Civil Liberties #379, Fall 1993 As The ACLJ Cries +quot;Censorship,+quot; The ACLU Cries +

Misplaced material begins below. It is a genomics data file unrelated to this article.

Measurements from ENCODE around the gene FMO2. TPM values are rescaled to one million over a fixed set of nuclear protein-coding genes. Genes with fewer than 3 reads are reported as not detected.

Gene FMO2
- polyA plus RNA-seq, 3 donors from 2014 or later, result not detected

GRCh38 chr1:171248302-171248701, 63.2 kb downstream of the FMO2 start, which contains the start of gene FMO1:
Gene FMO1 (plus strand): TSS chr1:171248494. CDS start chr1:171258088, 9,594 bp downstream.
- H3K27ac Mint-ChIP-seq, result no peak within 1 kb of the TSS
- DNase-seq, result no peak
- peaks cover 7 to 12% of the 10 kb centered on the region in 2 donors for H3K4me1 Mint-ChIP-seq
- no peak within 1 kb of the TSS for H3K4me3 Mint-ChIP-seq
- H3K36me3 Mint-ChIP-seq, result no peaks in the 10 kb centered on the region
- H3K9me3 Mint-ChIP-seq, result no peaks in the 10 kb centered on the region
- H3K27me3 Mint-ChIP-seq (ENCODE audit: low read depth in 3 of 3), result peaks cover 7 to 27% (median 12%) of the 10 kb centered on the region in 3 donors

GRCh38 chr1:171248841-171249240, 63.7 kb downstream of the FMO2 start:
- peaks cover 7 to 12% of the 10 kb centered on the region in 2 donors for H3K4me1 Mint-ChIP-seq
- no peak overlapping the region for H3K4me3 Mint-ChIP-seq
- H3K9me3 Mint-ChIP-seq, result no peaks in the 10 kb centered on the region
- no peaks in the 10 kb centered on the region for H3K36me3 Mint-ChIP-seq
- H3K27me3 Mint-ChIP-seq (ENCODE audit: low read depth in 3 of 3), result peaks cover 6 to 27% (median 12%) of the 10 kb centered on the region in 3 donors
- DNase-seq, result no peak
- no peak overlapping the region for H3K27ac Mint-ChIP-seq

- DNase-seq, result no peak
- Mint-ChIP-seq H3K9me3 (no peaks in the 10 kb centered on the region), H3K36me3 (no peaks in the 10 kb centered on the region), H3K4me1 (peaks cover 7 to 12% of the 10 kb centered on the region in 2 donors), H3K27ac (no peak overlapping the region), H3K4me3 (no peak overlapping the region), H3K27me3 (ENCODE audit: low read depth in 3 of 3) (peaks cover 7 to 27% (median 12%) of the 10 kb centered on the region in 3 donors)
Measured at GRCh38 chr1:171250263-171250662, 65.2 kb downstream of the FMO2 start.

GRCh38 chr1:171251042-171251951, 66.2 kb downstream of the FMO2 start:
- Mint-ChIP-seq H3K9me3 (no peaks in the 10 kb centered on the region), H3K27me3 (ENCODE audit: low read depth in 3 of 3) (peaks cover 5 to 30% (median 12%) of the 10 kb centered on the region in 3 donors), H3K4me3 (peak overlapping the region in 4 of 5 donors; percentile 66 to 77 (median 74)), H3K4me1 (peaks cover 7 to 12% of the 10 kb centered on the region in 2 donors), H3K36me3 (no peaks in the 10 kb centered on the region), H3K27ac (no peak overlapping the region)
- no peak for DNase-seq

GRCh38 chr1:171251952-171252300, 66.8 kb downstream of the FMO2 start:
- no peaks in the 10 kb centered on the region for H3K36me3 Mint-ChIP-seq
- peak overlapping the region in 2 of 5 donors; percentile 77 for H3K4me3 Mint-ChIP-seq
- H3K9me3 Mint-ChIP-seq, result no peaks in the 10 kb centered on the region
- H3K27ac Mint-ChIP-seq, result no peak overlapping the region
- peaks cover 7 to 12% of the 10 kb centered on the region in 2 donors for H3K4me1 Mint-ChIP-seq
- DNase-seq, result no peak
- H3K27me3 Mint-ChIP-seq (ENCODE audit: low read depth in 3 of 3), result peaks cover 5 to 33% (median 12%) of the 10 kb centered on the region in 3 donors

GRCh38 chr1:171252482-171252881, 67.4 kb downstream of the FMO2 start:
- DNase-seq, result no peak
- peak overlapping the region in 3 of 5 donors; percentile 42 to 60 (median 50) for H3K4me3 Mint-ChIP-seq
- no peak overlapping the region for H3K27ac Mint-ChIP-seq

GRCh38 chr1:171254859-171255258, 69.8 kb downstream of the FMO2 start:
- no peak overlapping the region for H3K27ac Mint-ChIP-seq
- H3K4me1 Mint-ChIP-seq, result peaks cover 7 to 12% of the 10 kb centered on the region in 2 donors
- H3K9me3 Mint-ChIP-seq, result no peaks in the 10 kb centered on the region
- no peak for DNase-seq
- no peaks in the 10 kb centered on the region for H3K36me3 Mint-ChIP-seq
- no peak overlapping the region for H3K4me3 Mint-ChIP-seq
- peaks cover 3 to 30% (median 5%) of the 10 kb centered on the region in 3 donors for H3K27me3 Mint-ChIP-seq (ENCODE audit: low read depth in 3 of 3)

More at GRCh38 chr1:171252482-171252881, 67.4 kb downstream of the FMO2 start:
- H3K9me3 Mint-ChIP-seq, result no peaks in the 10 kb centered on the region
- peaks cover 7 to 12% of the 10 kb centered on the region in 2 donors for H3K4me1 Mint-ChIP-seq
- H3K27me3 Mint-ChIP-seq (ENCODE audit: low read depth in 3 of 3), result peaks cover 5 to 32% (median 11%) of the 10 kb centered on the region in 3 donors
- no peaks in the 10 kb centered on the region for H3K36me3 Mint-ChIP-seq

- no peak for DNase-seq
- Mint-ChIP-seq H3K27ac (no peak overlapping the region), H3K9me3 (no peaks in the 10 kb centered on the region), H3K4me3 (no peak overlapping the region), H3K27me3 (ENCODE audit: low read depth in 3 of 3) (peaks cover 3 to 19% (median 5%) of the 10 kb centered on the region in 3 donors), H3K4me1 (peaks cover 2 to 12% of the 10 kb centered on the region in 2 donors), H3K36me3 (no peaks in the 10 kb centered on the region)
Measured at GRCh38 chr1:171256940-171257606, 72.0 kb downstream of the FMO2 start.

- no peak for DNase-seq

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Civil Liberties #379, Fall 1993 As The ACLJ Cries "Censorship," The ACLU Cries "Foul" by Lynn Decker Around the country, the Class of '93 departed public high schools under a cloud of rancorous dispute over whether prayer should be allowed at graduation ceremonies. The dust should have settled following the Supreme Court's June 1992 decision in _Lee v. Weisman_, which was crystal clear in its holding that the First Amendment prohibits the inclusion of even non- denominational prayers in such government-sponsored venues as public school graduation ceremonies. However, encouraged by a Scalia dissent that seemed to keep the question open, religious pressure groups and school boards have been hunting for loopholes ever since the _Lee_ decision came down. Foremost among the hunters are televangelist Pat Robertson and his American Center for Law and Justice (see sidebar), which mailed letters to thousands of school officials advising them that student requests to offer prayer themselves, in place of clergy members, must be honored. In support of this claim, the ACLJ and others cite a post _Lee_ ruling that allows Texas school officials to assign graduating seniors the decision whether to have prayer and the option of electing a student volunteer to deliver it. This ruling, which the Supreme Court let stand without review, recognizes "solemnization" as an acceptable purpose of prayer, and the student decision-making process as sufficient for disassociating school officials from the activity. The ACLJ has suggested that the Texas ruling should have expanded application to homerooms, a proposal that envisions the comeback of daily classroom prayer. The ACLJ argues that, unlike invited clergy who can be perceived as officially endorsed "state actors," students are citizens with free speech rights. Thus, a ban on "student-initiated, student-led" prayers amounts to censorship. Of course, this ruse not only evades the clear meaning of _Lee_, but it also highlights religious differences among students in a way that could lead to division and discord. In keeping with our mission to set the record straight as often as may be necessary, the ACLU countered the ACLJ's misleading advice with its own, corrective mailing. It is not the "who," we wrote to school officials, but the "what" of official prayer that violates Constitutional protections -- a reading of _Lee_ that the ACLU shares with numerous state officials who have circulated their own advisory opinions on the subject. ACLU affiliates in Indiana, Pennsylvania and Montana headed off plans for prayer, underway in various school districts, by negotiating settlements that forbid any officially-sponsored prayer, but that allow for separate and private baccalaureate ceremonies. Cases in which we have sought injunctions are pending in several other states, including Idaho and Virginia. In New Jersey, on the occasion of granting the ACLU's request for a preliminary injunction, a federal appeals court offered this pointed rebuke to students-decide schemes: +---------------------------------------------------------------------+ "Graduation is a school sponsored event; the fact that the school board has chosen to delegate the decision regarding one segment of the ceremony to the members of the graduating class does not alter that sponsorship, does not diminish the effect of a prayer on the students who do not share the same or any religious perspective, and does not serve to distinguish, in any material way, the facts of this case from the facts of _Lee v. Weisman_." +---------------------------------------------------------------------+ These words notwithstanding, the ACLJ will persist in promoting publicly- sponsored Christmas creches, school pageants, graduation prayer and such other concoctions as "See You at the Pole." The latter event, in which students gather before school hours to pray around the flagpole, first surfaced amid debate over the issue of equal access to school facilities. Schools that permit other extra-curricular uses of their facilities must permit such events, which are legal as long as school officials do not organize or facilitate them. Heavy promotion of "See You at the Pole" by the ACLJ and other groups reveals its purpose: to insinuate religious observance into the fabric of public school life. And what is the religious right's ultimate goal? Clearly, it is to bring about what the Constitution explicitly forbids: governmental establishment of religion in the United States. The ACLU, meanwhile, is in court, in the mail and on-screen providing further information to school superintendents and their legal counsel, as well as a video and brochures to parents and students (see sidebar). Hopefully, come next graduation season the Constitution's timeless lesson of respect for everyone's rights of conscience will have been learned by all. =========================================================== SIDEBAR: Imitation Is (NOT) The Sincerest Form of Flattery =========================================================== The American Center for Law and Justice, established in 1990, mimics the ACLU in more than name. In their own words, the ACLJ +--------------------------------------------------------------------+ "... is a not-for profit public interest law firm dedicated to the promotion of pro-liberty, pro-life and pro-family causes. The Center engages in litigation, provides legal services, renders advice and counsel to clients, and supports attorneys who are involved in defending the religious and civil liberties of Americans. The Center is also developing a national network of attorneys who are committed to the defense of traditional values, and cooperates with other organizations that are committed to a similar mission and serves the public through educational efforts concerning First Amendment and religious freedom issues. As a not-for-profit organization that does not charge for its legal services, the American Center for Law and Justice is dependent upon God and the resources He provides through the time, talent and gifts of people who share our concerns over the erosion of our religious and civil liberties." +--------------------------------------------------------------------+ Last year, Pat Robertson's broadcasting resources met and married the legal strategies of Jay Sekulow, an attorney credited with several high-profile wins in the Supreme Court who is the ACLJ's senior counsel. That combination has brought growth and recognition to the group, which now has 14 lawyers and a budget of $6 million. But make no mistake about it, the ACLJ is no mirror image of the ACLU. One ACLJ brochure, _In Defense of Liberty_, exhorts readers to claim and defend their rights against authoritarian government -- a theme familiar to ACLU members -- but then goes on to identify the ACLU as leading the "pro-death, anti-liberty, anti-family forces." Another brochure, _Religious Cleansing in the American Republic_, equates the "ethnic cleansing" perpetrated against Muslims in Bosnia with alleged religious persecution of the faithful by secular forces in the U.S. Lynn Decker is staff writer in the Publications Office of the ACLU's Public Education Department. ============================================================= ACLU Free Reading Room | A publications and information resource of the gopher://aclu.org:6601 | American Civil Liberties Union National Office ftp://aclu.org | mailto:infoaclu@aclu.org | "Eternal vigilance is the price of liberty"